San Antonio

Ramiro G. Cortez


By Camri Hinkie

On August 6, 1944, United States Air Force gunner Ramiro Cortez was about to board a plane bound for Berlin, Germany, which would have been his sixth mission, had he gone through with it.

Cortez wasn’t originally assigned to this mission, but he agreed to go in place of his friend, another gunner named Kenneth Law. At the last minute, however, Kenneth changed his mind and took on the assignment instead of Cortez.

Alex Rodriguez


As a little boy, Alex Rodriguez, Jr. never understood why so many people who know his father, Alex Rodriguez, treated him with the utmost respect.

Later in life, while reading his father’s accounts as an infantryman in the European Theater during World War II, and, later, a prisoner of war in a German camp, Alex began to understand.

Although Rodriguez Sr. passed away in 2006, his son knows he’d be glad his story will finally be known.

Manuel Perez, Jr.


Twenty-two-year-old Manuel Pérez, Jr. was killed in action on March 14, 1945, on the road to Santo Tomas in Southern Luzon in the Philippine Islands.

Private First Class Pérez served as a paratrooper in the 11th Air Borne Infantry Division and was the lead scout for Company A of the 511th Parachute Infantry. A month before he was killed by a sniper bullet, he’d qualified for the Medal of Honor, the United States’ highest military honor. On Feb. 28, 1945, he wrote the following to his uncle, Private Jesse Pérez, who was also in the South Pacific:

Manuel Sierra Pérez


By Brenda Menchaca

Manuel Sierra Pérez sits on a chair at a desk cluttered with photographs of his children at a young age and a University of Texas coffee mug, among other items.

“I have everything on the desk. I don’t even have to move,” Pérez said.

From his desk, he still writes to his friends from the war, who he met more than 50 years ago. Joining the Army was an eye opener for him in many ways: other cultures, ideas, education and opportunity.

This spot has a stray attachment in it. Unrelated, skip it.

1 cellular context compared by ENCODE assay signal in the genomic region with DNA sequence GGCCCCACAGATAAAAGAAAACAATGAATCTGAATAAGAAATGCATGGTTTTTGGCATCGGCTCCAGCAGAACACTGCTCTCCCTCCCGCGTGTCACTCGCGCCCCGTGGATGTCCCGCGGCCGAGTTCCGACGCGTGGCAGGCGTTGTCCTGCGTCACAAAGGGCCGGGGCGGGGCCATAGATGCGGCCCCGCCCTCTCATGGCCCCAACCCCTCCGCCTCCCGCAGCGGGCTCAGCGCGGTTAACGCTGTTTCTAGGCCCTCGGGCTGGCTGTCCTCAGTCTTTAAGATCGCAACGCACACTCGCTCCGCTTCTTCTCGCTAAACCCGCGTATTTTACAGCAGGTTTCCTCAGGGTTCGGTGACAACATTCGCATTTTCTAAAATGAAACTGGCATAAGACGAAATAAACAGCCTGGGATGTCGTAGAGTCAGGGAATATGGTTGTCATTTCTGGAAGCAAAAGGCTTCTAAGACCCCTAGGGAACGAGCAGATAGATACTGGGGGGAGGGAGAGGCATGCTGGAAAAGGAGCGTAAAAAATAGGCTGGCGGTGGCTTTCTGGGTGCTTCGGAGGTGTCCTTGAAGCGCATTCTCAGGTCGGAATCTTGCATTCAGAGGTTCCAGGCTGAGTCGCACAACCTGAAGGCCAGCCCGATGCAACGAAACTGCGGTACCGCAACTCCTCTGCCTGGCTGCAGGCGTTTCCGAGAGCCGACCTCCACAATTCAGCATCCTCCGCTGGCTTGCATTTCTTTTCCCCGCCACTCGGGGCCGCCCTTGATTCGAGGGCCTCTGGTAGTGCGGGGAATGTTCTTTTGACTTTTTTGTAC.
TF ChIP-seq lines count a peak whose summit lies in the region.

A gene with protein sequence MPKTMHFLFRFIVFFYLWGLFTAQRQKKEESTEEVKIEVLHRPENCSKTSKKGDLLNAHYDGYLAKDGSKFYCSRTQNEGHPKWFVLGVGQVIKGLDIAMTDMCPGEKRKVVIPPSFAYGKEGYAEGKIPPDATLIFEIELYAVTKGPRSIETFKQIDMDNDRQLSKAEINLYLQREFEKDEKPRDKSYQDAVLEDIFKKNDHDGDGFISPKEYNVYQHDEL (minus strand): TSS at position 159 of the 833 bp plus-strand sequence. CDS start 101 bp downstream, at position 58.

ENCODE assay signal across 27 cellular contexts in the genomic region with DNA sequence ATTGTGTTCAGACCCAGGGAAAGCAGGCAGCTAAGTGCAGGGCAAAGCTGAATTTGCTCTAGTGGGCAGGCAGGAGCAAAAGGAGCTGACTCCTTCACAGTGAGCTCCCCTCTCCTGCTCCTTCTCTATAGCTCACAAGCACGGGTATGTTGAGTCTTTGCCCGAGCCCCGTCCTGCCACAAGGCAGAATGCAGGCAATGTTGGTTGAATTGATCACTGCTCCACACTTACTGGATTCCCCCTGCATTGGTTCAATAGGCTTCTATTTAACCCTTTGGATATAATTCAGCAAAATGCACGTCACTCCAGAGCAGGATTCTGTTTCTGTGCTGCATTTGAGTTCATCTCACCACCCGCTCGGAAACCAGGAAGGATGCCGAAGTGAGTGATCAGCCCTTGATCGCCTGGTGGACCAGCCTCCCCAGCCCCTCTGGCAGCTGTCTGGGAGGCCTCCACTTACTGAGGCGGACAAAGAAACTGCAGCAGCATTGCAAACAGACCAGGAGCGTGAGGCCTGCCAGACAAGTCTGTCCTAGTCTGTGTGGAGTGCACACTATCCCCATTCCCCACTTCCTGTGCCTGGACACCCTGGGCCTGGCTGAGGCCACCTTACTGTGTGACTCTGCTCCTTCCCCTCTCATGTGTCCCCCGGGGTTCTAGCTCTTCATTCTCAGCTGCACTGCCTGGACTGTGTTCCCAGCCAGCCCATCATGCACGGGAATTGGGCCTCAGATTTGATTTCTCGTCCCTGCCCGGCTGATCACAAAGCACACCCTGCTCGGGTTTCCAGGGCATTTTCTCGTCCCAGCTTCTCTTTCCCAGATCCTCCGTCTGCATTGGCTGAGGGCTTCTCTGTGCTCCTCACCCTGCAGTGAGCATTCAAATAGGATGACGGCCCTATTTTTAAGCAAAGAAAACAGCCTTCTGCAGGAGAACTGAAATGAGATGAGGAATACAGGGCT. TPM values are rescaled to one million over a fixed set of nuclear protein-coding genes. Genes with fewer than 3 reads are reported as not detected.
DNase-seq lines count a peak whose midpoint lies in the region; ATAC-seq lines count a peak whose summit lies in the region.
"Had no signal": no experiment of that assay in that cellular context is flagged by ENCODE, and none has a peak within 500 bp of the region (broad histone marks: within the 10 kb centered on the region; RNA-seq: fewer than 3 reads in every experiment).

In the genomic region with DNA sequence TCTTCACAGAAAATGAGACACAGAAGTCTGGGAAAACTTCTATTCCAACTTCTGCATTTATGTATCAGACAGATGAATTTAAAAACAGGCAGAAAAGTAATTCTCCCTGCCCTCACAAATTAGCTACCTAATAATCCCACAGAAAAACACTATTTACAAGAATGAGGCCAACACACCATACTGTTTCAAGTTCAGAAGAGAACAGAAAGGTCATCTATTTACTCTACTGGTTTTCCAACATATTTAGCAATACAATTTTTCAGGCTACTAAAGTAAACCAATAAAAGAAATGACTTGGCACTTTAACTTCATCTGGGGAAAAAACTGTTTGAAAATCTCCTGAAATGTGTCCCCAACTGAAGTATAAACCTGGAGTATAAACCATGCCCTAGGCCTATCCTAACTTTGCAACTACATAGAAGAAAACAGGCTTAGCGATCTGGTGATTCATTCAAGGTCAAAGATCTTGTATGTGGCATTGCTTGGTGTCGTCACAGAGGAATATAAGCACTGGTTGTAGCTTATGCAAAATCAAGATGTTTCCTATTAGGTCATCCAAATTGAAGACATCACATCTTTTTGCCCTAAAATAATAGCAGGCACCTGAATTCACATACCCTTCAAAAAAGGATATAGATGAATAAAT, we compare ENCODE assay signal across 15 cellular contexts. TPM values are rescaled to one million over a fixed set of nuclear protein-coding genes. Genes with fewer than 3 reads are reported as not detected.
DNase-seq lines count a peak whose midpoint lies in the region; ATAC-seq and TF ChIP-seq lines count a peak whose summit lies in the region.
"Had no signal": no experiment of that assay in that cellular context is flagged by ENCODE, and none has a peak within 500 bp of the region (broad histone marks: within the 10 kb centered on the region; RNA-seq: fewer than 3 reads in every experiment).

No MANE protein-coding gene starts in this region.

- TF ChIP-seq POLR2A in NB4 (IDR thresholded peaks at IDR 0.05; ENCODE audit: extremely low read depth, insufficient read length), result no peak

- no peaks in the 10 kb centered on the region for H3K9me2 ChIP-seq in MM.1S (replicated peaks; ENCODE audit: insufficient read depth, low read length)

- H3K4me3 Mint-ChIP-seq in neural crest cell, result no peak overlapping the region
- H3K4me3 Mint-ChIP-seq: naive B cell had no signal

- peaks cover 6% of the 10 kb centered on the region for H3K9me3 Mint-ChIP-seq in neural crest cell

Maria Cristina Parra


By Adrienne Lee

Maria Cristina [Pozos] Parra knows few details about World War II outside the stories her husband, Ambrosio Parra, chose to tell her, and a wound on his foot that left him in pain for the rest of his life. As she put it: “He told me a little bit, but he didn’t like to talk about [it].

Maria Pozos and Ambrosio Parra met in the mid-1940s at Randolph Air Force Base – located in Universal City, Texas, just outside San Antonio – when her supervisor asked her to escort Ambrosio, the new employee, to the base’s machine shop. Five years later, they got married.

Guadalupe Rodriguez Flores


By Jeffrey McWhorter

Morning broke as the train rolled into Texarkana, Texas.

“Now don’t close your eyes,” the porter admonished a 22-year-old Bertha Flores, “because we’re getting close … and we’ll pass it real fast.”

For the past twenty-four hours, the eager young woman had asked the porter the same question every hour: “Where are we?” And each time she received the same patient reply, “Still in Texas.”

Julian Medina


By Pierre Bertrand

It seems as if Army infantryman Julian Medina, who was drafted in 1943, was on the frontlines of every major World War II European campaign, from the Normandy Invasion to the Battle of the Bulge.

“I was in every fight. I was in every battle,” said Medina, who was part of the Army’s 119th Infantry Regiment, 30th Infantry Division in 1943.

His European service began in Scotland, where he was among thousands of American soldiers being trained for amphibious assaults.

Benigno Gaytan


By Melissa Mendoza

“Most of my friends, they say, ‘Let’s join the Navy,’” said Benigno “Tony” Gaytan, when asked why he signed up for the Armed Forces during World War II.

“I said, ‘OK.’”

At 17, Gaytan was working as a stock boy at a five-and-dime store in Laredo, Texas. The United States had been involved in the war for more than a year. He recalled the irony of unpacking a shipment of clay toys marked “Made in Japan,” the country in which he’d soon find himself battling in the Pacific for his life and country.

Jose Elisandro Rosales


By Meredith Margrave

Jose Rosales’ family may not be from this country, but Rosales has always been an American.

Growing up in Campbellton, Texas, nearly an hour away from San Antonio, Texas, Rosales was one of eight children in his family.

“Sometimes it was good, sometimes bad, and we struggle[d],” he said. “My sisters worked at the restaurants. Some of them graduated school, some didn’t; I didn’t even earn my high school diploma. I got it when I got discharged from service in Arkansas.”

Frances Correa Reyes


By Danielle WIlson

Frances Reyes has understood the inherently difficult nature of life since childhood. Raised in the late 1920s, she and her family could only afford to buy beans and rice consistently at the neighborhood store. They depended on charity for the rest of their food.

“We had to walk 10 blocks to this place and we would go over there and get whatever they gave us,” said Reyes of how they managed to get flour, sugar, powdered milk and other essentials.